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Dermatitis Herpetiformis: 15-25% of People With Celiac Disease Are Also Affected by it

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According to the Celiac Disease Foundation Dermatitis herpetiformis is a skin manifestation of celiac disease.

The symptoms are very itchy blisters that appear all over the body, most often on the forearms near the elbows, as well as on knees and buttocks.

There are a couple of temporary treatments, but really the only way to control it is to follow a strict gluten free diet.

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“What is Dermatitis Herpetiformis?

itchingDermatitis Herpetiformis bumps and blisters resemble herpes lesions, hence the name “herpetiformis”, but are NOT caused by the herpes virus.  Symptoms of DH tend to come and go, and it is commonly diagnosed as eczema.  Symptoms normally resolve when on a strict, gluten-free diet.

DH can affect people of all ages, but most often appears for the first time in those between the ages of 30 and 40.  People of northern European descent are more likely than those of African or Asian heritage to develop DH.  The condition is somewhat more common in men than women.  And men are more likely to have atypical oral or genital lesions.

 

Diagnosing DH With Skin Biopsy and Blood Tests

image: https://celiac.org

skin biopsy

A skin biopsy is used to confirm a diagnosis of DH.  Dermatologists usually use what’s called a “punch biopsy” to remove the skin and test it for dermatitis herpetiformis. After injecting a local anesthetic, your dermatologist will use a tiny, cookie-cutter-like punch to remove a 4mm sample of skin. The incision can be closed with one stitch and generally heals with very little scarring.

It is important to have your dermatitis herpetiformis skin biopsy performed by someone who has diagnosed the skin condition before and knows how to do the biopsy.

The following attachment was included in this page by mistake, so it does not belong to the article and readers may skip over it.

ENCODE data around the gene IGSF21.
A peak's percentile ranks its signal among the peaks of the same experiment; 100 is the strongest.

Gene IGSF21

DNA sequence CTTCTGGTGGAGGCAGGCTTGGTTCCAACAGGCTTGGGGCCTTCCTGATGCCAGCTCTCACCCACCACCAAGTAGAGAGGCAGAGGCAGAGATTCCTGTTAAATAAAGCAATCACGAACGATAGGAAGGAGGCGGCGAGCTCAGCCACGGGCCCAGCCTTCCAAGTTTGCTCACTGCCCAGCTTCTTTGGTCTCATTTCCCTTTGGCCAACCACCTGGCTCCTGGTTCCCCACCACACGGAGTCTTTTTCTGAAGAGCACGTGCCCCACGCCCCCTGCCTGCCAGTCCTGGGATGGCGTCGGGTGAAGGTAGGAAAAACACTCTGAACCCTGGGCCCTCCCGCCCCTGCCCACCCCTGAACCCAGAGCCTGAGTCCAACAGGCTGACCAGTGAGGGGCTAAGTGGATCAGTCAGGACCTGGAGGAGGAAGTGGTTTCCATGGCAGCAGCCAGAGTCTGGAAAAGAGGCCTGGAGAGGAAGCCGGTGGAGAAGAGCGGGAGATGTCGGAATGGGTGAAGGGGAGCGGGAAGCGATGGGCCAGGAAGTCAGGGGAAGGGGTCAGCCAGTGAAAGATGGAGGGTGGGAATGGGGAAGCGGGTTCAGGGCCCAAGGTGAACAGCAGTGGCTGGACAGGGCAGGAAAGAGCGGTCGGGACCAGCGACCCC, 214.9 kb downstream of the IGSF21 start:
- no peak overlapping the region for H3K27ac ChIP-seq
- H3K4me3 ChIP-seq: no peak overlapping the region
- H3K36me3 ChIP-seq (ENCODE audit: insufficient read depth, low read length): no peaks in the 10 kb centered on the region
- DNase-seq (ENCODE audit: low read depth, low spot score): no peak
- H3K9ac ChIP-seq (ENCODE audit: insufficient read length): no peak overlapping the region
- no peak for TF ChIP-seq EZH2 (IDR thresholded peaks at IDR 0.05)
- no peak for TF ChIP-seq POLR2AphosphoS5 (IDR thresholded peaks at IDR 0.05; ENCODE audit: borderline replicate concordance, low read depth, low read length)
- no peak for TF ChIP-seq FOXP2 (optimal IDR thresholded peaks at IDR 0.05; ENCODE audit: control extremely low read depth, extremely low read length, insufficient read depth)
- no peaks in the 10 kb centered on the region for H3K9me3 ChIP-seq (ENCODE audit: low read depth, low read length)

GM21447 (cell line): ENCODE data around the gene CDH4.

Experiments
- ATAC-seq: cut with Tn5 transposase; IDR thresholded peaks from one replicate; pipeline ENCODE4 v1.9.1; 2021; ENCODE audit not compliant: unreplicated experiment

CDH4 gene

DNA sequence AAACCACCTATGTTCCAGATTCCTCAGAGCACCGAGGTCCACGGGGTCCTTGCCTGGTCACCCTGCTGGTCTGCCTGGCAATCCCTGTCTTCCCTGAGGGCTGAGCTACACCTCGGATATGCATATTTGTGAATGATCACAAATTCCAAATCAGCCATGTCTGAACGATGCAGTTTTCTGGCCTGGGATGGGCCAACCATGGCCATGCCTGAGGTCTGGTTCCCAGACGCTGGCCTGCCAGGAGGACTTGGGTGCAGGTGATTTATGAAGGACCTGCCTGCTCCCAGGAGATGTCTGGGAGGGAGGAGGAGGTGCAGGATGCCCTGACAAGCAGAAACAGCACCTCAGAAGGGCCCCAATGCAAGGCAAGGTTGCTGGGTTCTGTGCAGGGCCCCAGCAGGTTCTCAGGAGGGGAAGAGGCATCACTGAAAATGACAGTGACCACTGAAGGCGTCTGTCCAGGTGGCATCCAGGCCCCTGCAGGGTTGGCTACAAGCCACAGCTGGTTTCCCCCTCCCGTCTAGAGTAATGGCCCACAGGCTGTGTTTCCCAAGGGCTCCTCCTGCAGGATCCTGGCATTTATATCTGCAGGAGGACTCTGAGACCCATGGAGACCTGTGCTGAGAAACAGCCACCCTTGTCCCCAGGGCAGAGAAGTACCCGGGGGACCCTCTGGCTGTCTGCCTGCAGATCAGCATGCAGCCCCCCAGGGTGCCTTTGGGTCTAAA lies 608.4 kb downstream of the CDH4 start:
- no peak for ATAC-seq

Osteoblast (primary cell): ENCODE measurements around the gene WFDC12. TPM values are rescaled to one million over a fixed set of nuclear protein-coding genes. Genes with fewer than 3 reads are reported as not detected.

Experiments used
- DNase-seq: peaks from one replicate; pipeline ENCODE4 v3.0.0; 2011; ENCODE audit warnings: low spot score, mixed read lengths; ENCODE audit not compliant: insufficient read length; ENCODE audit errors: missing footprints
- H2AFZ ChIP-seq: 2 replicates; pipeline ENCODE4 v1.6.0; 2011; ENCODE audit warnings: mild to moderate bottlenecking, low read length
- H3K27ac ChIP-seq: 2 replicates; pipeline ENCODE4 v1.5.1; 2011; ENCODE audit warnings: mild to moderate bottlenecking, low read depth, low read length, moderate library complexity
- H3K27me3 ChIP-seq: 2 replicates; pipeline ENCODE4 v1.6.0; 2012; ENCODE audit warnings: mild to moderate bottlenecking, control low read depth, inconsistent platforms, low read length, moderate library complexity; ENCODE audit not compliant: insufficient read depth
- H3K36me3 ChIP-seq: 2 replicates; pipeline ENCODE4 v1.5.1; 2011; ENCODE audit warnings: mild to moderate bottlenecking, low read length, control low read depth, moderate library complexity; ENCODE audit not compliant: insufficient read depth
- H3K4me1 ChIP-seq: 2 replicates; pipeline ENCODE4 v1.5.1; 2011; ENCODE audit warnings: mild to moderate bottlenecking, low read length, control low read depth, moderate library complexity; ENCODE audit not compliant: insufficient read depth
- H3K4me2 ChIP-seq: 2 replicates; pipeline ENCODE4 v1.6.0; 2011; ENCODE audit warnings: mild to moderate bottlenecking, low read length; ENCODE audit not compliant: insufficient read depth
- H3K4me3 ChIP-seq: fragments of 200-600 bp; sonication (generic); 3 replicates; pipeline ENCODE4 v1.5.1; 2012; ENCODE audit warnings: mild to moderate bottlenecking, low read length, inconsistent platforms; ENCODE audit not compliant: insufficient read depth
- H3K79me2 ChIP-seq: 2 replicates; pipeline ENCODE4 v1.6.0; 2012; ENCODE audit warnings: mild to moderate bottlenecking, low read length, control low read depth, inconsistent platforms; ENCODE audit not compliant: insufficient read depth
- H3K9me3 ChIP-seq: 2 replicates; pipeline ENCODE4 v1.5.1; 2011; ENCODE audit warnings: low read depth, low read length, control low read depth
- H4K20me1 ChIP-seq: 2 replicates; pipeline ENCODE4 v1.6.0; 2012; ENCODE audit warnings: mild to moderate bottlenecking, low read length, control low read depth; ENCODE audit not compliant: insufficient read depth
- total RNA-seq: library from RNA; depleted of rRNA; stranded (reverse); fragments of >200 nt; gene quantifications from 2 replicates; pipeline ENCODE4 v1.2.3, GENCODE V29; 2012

Blood tests for other antibodies commonly found in people with celiac disease—antiendomysial and anti-tissue transglutaminase antibodies—supplement the diagnostic process.


Treatment for DH With Dapsone and the Gluten-Free Diet

If you are diagnosed with dermatitis herpetiformis, your dermatologist may prescribe dapsone for short-term relief from the itching.  According to Dr. Zone, the rash responds dramatically to dapsone, usually in 48 to 72 hours.  People who can’t tolerate dapsone may be given sulfapyridine or sulfamethoxypyridazine instead, although these drugs are less effective.

However, you’ll still need to follow a strict gluten-free diet to control your dermatitis herpetiformis. Even with a gluten-free diet, dapsone or sulfapyridine therapy may need to be continued for 1–2 years to prevent further DH outbreaks. In some cases, a diet high in iodine may worsen DH symptoms. If you are experiencing DH flareups, you should consult with a dermatologist expert in celiac disease, to determine if foods or medicines high in iodine are the cause.”

 


Disclaimer: We are not doctors and this information is not intended to cure or diagnosed any celiac disease symptom, you should always consult a specialist.

Original Source: The Celiac Disease Foundation

Original Article Link:
https://celiac.org

Pictures Original Source: The Celiac Disease Foundation and Wikipedia

Featured Image: Author: “Dermatitis-herpetiformis2” by Madhero88 – http://www.dermnet.com/Dermatitis-Herpetiformis/picture/13624. Licensed under CC BY-SA 3.0 via Commons – https://commons.wikimedia.org/wiki/File:Dermatitis-herpetiformis2.jpg#/media/File:Dermatitis-herpetiformis2.jpg. Modified by the Gluten Free Times.

 

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